"The baby?" he murmured—his thoughts still seemed to be very far away—"Ah yes. The baby was much better, thank you—It has cut its second tooth."

Then he was silent again, staring dreamily at the ceiling through a cloud of tobacco-smoke; while we all sat round quite still, waiting.

"We were wondering, Doctor," said I at last,—"just before you came in—when you would be starting home again. We will have been on this island seven months to-morrow."

The Doctor sat forward in his chair looking rather uncomfortable.

"Well, as a matter of fact," said he after a moment, "I meant to speak to you myself this evening on that very subject. But it's—er—a little hard to make any one exactly understand the situation. I am afraid that it would be impossible for me to leave the work I am now engaged on.... You remember, when they first insisted on making me king, I told you it was not easy to shake off responsibilities, once you had taken them up. These people have come to rely on me for a great number of things. We found them ignorant of much that white people enjoy. And we have, one might say, changed the current of their lives considerably. Now it is a very ticklish business, to change the lives of other people. And whether the changes we have made will be, in the end, for good or for bad, is our lookout."

He thought a moment—then went on in a quieter, sadder voice:

"I would like to continue my voyages and my natural history work; and I would like to go back to Puddleby—as much as any of you. This is March, and the crocuses will be showing in the lawn... . But that which I feared has come true: I cannot close my eyes to what might happen if I should leave these people and run away. They would probably go back to their old habits and customs: wars, superstitions, devil-worship and what not; and many of the new things we have taught them might be put to improper use and make their condition, then, worse by far than that in which we found them.... They like me; they trust me; they have come to look to me for help in all their problems and troubles. And no man wants to do unfair things to them who trust him.... And then again, I like THEM. They are, as it were, my children—I never had any children of my own—and I am terribly interested in how they will grow up. Don't you see what I mean?—How can I possibly run away and leave them in the lurch?... No. I have thought it over a good deal and tried to decide what was best. And I am afraid that the work I took up when I assumed the crown I must stick to. I'm afraid—I've got to stay."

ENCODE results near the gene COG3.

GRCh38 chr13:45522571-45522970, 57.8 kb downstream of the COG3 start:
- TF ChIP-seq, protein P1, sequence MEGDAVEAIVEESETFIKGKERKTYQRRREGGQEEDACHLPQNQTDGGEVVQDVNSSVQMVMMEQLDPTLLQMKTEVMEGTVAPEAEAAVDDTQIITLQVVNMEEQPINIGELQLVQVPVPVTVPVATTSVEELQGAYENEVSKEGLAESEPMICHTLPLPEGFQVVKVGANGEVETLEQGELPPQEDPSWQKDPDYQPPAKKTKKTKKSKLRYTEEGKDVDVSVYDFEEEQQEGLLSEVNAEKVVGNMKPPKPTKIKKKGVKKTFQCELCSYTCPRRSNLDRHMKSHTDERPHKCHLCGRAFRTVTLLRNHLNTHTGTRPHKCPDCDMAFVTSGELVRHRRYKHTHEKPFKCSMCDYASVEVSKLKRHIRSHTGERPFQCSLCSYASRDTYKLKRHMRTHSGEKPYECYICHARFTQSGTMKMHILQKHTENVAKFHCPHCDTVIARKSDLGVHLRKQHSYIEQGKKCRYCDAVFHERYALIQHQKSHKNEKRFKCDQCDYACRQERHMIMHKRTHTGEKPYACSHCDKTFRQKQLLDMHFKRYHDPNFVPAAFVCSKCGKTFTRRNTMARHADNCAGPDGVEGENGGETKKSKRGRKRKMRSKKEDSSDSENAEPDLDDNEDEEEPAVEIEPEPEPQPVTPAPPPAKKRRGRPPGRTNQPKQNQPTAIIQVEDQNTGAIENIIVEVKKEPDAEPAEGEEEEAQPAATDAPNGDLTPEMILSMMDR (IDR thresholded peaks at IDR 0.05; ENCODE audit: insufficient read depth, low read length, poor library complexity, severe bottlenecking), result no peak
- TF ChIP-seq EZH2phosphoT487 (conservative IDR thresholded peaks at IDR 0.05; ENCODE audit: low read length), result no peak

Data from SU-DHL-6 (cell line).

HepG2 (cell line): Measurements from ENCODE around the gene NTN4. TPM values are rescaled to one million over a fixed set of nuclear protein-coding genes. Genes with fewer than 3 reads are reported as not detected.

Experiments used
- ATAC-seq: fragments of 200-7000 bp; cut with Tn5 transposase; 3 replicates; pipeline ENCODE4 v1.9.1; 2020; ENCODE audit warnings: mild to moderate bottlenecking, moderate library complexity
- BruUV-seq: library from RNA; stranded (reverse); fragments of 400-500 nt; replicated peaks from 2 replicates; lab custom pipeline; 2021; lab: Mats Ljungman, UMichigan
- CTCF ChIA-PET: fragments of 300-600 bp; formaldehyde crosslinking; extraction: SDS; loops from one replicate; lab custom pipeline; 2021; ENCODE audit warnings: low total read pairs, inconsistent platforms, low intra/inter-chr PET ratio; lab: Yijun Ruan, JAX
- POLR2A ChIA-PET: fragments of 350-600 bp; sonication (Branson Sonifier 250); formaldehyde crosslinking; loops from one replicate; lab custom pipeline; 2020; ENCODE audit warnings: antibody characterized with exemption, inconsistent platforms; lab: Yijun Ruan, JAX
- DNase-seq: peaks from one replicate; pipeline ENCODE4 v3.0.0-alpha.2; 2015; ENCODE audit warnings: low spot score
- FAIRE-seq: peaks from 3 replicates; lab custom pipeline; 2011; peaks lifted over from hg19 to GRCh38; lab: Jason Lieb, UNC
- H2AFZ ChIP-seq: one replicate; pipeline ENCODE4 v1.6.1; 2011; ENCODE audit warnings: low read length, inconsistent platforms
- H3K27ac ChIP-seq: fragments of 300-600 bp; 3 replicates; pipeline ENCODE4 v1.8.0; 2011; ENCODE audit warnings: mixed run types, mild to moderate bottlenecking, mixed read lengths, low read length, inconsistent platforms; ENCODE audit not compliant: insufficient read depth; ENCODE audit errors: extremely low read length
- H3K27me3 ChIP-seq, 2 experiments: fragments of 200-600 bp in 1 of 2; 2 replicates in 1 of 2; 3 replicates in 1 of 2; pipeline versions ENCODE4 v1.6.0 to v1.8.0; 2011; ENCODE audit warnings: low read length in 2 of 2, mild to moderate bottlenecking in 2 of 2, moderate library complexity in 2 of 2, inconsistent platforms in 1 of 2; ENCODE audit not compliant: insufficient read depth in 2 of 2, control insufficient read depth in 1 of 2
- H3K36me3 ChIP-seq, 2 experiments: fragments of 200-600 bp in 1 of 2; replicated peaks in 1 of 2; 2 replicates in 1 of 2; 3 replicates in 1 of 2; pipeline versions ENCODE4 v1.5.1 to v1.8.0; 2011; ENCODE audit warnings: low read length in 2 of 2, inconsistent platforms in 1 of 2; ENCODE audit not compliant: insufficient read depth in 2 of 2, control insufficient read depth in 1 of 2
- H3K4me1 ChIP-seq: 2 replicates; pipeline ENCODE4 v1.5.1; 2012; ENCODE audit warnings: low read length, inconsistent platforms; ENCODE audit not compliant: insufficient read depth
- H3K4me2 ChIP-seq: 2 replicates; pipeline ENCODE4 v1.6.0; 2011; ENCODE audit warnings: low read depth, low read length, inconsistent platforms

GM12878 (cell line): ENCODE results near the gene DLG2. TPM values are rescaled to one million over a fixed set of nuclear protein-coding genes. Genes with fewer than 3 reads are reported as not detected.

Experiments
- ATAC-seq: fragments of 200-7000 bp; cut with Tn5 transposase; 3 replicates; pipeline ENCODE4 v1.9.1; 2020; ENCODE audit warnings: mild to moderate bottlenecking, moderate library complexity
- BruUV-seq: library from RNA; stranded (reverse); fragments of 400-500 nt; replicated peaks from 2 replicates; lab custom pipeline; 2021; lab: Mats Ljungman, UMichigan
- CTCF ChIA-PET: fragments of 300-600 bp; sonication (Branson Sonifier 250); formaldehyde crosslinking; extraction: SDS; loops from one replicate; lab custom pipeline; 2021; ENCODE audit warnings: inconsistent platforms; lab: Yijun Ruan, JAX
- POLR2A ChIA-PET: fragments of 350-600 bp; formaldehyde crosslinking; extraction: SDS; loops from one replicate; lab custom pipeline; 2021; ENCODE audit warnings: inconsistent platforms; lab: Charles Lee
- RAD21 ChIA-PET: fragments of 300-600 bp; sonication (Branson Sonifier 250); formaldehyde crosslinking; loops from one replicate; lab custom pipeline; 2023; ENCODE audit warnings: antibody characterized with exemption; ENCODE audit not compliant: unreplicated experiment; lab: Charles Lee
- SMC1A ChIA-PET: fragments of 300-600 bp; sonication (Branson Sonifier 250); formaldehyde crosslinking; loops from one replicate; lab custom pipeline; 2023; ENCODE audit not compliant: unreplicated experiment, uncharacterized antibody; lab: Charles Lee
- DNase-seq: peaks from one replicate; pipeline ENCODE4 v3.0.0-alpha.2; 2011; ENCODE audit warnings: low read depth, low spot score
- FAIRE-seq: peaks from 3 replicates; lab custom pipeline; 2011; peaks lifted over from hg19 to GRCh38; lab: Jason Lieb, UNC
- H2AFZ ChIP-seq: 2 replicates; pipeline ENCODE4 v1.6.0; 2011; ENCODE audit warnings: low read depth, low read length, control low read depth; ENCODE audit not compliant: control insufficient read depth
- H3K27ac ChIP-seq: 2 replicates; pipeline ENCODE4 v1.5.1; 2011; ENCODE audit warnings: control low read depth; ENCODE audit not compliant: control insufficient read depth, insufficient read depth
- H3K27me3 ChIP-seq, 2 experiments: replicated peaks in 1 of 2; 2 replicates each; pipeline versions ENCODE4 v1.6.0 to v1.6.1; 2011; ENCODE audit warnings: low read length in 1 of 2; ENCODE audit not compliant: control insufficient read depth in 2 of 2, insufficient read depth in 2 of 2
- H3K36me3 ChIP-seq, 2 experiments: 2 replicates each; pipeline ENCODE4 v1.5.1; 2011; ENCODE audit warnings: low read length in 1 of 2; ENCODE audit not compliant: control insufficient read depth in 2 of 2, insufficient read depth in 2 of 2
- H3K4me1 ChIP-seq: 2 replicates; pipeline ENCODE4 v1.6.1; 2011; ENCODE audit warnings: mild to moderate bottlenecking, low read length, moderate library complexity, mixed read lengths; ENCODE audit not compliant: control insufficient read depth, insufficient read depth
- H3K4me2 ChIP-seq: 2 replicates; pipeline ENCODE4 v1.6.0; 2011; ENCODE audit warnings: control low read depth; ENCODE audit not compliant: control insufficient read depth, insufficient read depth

"For good—for your whole life?" asked Bumpo in a low voice.

For some moments the Doctor, frowning, made no answer.

"I don't know," he said at last—"Anyhow for the present there is certainly no hope of my leaving. It wouldn't be right."

The sad silence that followed was broken finally by a knock upon the door.

With a patient sigh the Doctor got up and put on his crown and cloak again.

"Come in," he called, sitting down in his chair once more.

The door opened and a footman—one of the hundred and forty-three who were always on night duty—stood bowing in the entrance.

"Oh, Kindly One," said he, "there is a traveler at the palace-gate who would have speech with Your Majesty."

"Another baby's been born, I'll bet a shilling," muttered Polynesia.

"Did you ask the traveler's name?" enquired the Doctor.

"Yes, Your Majesty," said the footman. "It is Long Arrow, the son of Golden Arrow."